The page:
Egerton 2: "And behold a leper came to him and said "Master Jesus, wandering with lepers and eating with them in the inn, I therefore became a leper. If you will I shall be clean. Accordingly the Lord said to him "I will, be clean" and immediately the leprosy left him.
Mark 1:40: And the leper came to him and beseeching him said '[master?] if you will you can make me clean. And he stretched out his hands and touched him and said "I will be clean" and immediately the leprosy left him.
Egerton 2: "tell us is it permitted to give to Kings what pertains to their rule? Tell us, should we give it? But Jesus knowing their intentions got angry and said "why do you call me teacher with your mouth and do not what I say"?
Mark 12:13-15: Is it permitted to pay taxes to Caesar or not? Should we pay them or not? But knowing their hypocrisy he said to them "why do you put me to the test, show me the coin?"
"There are two solutions that are equally improbable. It is unlikely that the pericope in Egerton 2 is an independent older tradition. It is equally hard to imagine that anyone would have deliberately composed this apophthegma by selecting sentences from three different Gospel writings. There are no analogies to this kind of Gospel composition because this pericope is neither a harmony of parallels from different Gospels, nor is it a florogelium. If one wants to uphold the hypothesis of dependence upon written Gospels one would have to assume that the pericope was written form memory....What is decisive is that there is nothing in the pericope that reveals redactional features of any of the Gospels that parallels appear. The author of Papyrus Egerton 2 uses independent building blocks of sayings for the composition of this dialogue none of the blocks have been formed by the literary activity of any previous Gospel writer. If Papyrus Egerton 2 is not dependent upon the Fourth Gospel it is an important witness to an earlier stage of development of the dialogues of the fourth Gospel....(Koester , 3.2 p.215)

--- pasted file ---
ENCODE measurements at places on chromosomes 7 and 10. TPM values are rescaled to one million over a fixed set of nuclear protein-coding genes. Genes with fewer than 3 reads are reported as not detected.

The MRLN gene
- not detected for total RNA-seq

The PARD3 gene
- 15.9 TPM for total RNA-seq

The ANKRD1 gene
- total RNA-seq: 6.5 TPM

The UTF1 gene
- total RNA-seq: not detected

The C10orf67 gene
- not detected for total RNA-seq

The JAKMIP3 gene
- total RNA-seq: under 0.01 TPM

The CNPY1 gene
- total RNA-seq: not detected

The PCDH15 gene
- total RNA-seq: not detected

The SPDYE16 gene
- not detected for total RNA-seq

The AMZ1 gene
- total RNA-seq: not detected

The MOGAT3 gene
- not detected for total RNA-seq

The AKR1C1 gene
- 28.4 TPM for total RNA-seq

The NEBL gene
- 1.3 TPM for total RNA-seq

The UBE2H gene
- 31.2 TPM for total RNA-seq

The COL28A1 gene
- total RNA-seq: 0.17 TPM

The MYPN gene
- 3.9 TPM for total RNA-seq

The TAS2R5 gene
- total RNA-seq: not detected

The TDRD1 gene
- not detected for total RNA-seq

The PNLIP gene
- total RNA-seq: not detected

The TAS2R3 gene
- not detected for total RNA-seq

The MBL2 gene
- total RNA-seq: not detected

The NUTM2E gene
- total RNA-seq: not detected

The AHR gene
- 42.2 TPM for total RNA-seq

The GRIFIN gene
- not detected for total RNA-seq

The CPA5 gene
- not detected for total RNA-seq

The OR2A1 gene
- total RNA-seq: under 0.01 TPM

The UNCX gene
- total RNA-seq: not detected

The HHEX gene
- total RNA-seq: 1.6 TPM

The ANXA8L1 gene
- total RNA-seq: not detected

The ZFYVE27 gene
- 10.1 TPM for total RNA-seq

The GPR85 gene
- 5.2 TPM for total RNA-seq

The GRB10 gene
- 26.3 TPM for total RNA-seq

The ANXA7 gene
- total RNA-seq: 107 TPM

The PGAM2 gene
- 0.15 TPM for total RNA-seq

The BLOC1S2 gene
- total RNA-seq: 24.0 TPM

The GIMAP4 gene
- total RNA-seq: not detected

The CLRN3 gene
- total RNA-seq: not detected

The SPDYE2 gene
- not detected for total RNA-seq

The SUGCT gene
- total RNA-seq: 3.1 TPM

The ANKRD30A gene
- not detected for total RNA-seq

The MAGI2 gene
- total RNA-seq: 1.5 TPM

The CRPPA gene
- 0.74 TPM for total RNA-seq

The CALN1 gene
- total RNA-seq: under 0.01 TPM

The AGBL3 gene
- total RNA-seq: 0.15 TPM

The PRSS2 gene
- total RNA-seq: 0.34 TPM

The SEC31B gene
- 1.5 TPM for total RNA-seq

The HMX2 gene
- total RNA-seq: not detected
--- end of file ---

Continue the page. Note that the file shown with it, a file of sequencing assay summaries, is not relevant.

(In Koester p.218) Koester writes, "John Dominic Crosson has gone further [than Denker]...he argues that this activity results in the composition of a literary document at a very early date i.e. in the middle of the First century CE" (Ibid). Said another way, the interpretation of Scripture as the formation of the passion narrative became an independent document, a ur-Gospel, as early as the middle of the first century!